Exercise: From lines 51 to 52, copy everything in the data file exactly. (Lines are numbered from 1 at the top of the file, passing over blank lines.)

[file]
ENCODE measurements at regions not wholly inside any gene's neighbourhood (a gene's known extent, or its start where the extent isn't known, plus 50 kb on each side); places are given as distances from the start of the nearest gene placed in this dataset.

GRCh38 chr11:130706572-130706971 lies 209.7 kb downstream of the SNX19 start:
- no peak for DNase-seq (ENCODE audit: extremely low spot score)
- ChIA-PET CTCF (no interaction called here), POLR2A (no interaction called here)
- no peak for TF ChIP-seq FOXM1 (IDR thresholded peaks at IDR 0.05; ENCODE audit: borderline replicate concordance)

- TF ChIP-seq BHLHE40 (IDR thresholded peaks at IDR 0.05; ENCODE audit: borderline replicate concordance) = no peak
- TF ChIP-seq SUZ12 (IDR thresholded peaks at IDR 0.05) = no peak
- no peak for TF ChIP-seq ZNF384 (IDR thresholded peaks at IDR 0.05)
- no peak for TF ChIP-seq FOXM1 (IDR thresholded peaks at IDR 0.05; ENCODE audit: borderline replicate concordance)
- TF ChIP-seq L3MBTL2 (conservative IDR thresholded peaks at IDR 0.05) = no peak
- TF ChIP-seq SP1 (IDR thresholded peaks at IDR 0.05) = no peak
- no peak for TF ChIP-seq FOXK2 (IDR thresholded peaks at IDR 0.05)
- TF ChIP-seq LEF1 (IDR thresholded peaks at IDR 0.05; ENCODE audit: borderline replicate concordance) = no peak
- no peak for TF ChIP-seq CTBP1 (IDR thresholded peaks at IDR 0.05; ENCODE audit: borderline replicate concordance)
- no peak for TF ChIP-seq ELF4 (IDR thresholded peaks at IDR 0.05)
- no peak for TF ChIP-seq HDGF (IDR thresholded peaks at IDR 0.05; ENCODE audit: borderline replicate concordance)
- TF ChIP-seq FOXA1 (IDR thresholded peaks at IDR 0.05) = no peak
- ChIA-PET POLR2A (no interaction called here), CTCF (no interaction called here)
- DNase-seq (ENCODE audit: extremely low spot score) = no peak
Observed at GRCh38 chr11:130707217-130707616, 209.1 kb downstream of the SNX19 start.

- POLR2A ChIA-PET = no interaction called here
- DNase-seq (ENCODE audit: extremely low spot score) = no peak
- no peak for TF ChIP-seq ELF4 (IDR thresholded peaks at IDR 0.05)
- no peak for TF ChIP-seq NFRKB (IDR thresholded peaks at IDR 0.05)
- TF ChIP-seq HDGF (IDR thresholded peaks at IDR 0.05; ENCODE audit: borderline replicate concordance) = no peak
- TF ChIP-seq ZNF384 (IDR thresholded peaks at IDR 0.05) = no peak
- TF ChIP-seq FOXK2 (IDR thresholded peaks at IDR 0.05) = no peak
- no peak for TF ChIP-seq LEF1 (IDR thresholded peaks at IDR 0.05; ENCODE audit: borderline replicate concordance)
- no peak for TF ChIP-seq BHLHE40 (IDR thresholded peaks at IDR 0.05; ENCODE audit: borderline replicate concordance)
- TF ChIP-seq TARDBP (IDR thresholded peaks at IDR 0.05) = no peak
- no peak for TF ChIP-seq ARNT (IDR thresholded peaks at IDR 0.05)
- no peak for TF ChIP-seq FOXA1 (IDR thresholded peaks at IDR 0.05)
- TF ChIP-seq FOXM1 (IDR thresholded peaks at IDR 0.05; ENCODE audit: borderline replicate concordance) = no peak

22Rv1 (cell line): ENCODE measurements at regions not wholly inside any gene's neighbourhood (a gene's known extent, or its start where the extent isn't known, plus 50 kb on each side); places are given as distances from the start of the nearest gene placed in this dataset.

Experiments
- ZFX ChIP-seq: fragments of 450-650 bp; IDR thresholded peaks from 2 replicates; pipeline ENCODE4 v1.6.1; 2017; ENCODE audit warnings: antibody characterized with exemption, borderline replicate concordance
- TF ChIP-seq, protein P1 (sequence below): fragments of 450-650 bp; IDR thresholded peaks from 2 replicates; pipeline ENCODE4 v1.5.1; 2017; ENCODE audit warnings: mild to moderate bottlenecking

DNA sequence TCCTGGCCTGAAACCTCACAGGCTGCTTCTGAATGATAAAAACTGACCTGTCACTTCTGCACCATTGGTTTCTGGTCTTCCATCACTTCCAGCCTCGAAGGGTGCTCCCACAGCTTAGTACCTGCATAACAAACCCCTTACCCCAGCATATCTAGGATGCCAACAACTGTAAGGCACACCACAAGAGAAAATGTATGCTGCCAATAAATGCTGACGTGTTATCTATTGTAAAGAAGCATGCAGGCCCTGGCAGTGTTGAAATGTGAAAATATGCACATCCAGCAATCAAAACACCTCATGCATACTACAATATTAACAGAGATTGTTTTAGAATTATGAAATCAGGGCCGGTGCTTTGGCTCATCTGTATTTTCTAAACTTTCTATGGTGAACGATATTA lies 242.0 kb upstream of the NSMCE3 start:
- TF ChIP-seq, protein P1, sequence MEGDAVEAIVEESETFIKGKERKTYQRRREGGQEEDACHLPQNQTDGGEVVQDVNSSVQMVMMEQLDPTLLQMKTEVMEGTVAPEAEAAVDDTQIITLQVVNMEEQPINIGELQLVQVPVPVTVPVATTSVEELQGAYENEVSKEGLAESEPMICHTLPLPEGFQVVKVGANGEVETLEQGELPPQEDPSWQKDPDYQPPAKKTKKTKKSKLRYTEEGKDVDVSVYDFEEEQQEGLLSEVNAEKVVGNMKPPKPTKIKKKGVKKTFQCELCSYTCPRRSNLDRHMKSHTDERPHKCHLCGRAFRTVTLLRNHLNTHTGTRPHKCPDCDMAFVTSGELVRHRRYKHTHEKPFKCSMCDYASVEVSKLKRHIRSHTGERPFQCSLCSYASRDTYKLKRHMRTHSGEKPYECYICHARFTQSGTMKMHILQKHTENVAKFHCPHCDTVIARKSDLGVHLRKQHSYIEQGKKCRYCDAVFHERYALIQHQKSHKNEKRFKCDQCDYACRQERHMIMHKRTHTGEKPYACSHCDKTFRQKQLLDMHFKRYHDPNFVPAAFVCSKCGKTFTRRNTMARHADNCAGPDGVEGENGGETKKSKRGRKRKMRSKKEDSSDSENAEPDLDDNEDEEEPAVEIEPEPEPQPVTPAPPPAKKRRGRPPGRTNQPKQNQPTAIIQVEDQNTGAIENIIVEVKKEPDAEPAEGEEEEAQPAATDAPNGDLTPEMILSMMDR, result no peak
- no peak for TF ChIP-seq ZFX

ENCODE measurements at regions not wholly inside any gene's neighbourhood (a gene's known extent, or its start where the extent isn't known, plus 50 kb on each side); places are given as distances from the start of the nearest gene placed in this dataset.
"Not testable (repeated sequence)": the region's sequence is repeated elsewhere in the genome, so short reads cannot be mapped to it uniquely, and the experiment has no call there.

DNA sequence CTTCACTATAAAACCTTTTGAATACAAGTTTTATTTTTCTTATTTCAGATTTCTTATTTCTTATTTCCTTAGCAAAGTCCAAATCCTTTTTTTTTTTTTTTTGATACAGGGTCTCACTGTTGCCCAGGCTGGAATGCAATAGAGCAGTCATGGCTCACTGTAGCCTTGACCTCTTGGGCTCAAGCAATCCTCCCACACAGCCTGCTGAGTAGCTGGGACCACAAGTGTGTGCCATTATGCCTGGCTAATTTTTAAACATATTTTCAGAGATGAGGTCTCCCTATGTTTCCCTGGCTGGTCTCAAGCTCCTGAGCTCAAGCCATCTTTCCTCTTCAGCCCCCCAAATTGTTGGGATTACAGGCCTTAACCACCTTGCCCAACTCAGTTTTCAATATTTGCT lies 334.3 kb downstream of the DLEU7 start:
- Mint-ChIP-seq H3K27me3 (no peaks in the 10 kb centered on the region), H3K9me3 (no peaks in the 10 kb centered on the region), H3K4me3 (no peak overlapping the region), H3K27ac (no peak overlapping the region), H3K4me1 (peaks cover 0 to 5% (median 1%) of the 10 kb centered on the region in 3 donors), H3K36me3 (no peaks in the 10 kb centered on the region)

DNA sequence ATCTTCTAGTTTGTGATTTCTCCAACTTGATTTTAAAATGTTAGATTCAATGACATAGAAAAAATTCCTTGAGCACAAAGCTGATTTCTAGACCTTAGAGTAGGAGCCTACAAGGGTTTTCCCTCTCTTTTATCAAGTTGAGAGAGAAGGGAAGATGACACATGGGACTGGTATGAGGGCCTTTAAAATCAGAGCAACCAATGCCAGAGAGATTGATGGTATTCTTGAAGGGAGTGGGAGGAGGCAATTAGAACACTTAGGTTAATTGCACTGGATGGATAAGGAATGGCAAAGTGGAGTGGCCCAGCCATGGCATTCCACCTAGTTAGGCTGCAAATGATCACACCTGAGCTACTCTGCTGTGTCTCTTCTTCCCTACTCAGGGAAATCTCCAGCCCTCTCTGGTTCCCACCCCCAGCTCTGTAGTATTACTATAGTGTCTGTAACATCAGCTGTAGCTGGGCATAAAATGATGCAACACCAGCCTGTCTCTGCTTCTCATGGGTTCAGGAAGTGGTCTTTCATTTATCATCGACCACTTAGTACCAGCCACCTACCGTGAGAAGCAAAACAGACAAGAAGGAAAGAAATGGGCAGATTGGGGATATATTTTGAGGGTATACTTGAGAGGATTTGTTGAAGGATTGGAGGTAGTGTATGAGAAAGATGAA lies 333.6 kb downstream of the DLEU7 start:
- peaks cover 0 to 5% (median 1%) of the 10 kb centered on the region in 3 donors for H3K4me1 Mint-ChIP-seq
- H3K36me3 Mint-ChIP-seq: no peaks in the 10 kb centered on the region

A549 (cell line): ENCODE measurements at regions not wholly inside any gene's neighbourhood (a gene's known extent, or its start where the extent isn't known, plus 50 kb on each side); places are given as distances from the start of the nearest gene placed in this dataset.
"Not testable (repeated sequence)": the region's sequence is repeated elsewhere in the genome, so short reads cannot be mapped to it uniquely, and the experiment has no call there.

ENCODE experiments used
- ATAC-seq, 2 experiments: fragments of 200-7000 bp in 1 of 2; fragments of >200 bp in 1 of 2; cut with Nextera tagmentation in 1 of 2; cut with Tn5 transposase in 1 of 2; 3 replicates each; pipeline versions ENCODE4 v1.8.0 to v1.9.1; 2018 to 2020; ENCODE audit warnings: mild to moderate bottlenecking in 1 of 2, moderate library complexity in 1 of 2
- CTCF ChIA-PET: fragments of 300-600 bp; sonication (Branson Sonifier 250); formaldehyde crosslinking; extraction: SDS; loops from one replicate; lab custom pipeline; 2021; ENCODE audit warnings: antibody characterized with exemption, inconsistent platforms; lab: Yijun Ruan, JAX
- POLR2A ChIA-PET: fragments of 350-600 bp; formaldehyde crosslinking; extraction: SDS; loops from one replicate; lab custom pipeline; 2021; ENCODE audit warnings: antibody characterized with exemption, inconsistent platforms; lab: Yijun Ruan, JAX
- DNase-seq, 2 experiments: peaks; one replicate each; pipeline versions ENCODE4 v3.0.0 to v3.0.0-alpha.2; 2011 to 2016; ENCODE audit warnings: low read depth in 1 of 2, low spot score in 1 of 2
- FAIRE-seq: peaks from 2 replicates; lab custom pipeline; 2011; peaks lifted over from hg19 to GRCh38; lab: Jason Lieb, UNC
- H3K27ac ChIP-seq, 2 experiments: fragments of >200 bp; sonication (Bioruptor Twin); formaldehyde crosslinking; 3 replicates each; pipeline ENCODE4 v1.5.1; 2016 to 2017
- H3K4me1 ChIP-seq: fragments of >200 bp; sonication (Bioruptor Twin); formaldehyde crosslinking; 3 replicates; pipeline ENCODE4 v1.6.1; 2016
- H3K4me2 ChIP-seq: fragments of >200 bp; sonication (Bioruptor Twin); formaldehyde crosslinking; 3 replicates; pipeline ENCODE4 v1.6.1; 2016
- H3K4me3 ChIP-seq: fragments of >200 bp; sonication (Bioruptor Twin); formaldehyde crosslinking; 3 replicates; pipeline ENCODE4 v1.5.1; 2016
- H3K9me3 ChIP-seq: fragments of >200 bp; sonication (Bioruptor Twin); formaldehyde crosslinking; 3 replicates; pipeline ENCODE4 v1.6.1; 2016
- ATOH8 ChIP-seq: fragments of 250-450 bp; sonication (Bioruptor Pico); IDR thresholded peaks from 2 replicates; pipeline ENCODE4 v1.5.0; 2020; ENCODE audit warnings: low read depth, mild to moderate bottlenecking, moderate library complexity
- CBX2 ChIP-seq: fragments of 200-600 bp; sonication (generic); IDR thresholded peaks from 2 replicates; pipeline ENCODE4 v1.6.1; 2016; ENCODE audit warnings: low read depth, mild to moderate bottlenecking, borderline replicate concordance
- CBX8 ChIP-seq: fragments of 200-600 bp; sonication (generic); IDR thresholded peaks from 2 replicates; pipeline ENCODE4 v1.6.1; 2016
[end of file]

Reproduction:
- ATAC-seq, 2 experiments: fragments of 200-7000 bp in 1 of 2; fragments of >200 bp in 1 of 2; cut with Nextera tagmentation in 1 of 2; cut with Tn5 transposase in 1 of 2; 3 replicates each; pipeline versions ENCODE4 v1.8.0 to v1.9.1; 2018 to 2020; ENCODE audit warnings: mild to moderate bottlenecking in 1 of 2, moderate library complexity in 1 of 2
- CTCF ChIA-PET: fragments of 300-600 bp; sonication (Branson Sonifier 250); formaldehyde crosslinking; extraction: SDS; loops from one replicate; lab custom pipeline; 2021; ENCODE audit warnings: antibody characterized with exemption, inconsistent platforms; lab: Yijun Ruan, JAX